Analysing radon accumulation in the home by flexible M-quantile mixed effect regression
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Radon is a noble gas that occurs in nature as a decay product of uranium. Radon is the principal contributor to natural background radiation and is considered to be one of the major leading causes of lung cancer. The main concern revolves around indoor environments where radon accumulates and reaches high concentrations. In this paper, a semiparametric random-effect M-quantile model is introduced to model radon concentration inside a building, and a way to estimate the model within the framework of robust maximum likelihood is presented. Using data collected in a monitoring survey carried out in the Lombardy Region (Italy) in 2003–2004, we investigate the impact of a number of factors, such as geological typologies of the soil and building characteristics, on indoor concentration. The proposed methodology permits the identification of building typologies prone to a high concentration of the pollutant. It is shown how these effects are largely not constant across the entire distribution of indoor radon concentration, making the suggested approach preferable to ordinary regression techniques since high concentrations are usually of concern. Furthermore, we demonstrate how our model provides a natural way of identifying those areas more prone to high concentration, displaying them by thematic maps. Understanding how buildings’ characteristics affect indoor concentration is fundamental both for preventing the gas from accumulating in new buildings and for mitigating those situations where the amount of radon detected inside a building is too high and has to be reduced.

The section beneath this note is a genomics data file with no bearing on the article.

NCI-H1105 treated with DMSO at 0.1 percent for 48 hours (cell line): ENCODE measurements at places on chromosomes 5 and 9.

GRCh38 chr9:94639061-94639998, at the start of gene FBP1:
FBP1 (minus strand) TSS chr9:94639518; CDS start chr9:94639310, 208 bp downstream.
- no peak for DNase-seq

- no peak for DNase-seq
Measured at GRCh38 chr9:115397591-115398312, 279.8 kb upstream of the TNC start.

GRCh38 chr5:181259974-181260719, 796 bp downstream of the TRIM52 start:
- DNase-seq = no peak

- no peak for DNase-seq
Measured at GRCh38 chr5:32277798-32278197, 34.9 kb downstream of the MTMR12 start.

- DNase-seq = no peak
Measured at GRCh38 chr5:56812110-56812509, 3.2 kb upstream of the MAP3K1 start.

KeywordsEnvironmental radioactivity Building factors Radon-prone areas Hierarchical mixed models Penalised splines Lombardy region
The work of Nicola Salvati has been carried out with the support of the project InGRID 2Grant Agreement No 730998, EU) and of project PRA_2018_9 (‘From survey-based to register-based statistics: a paradigm shift using latent variable models’). The authors were further supported by the MIUR-DAAD Joint Mobility Program (57265468).
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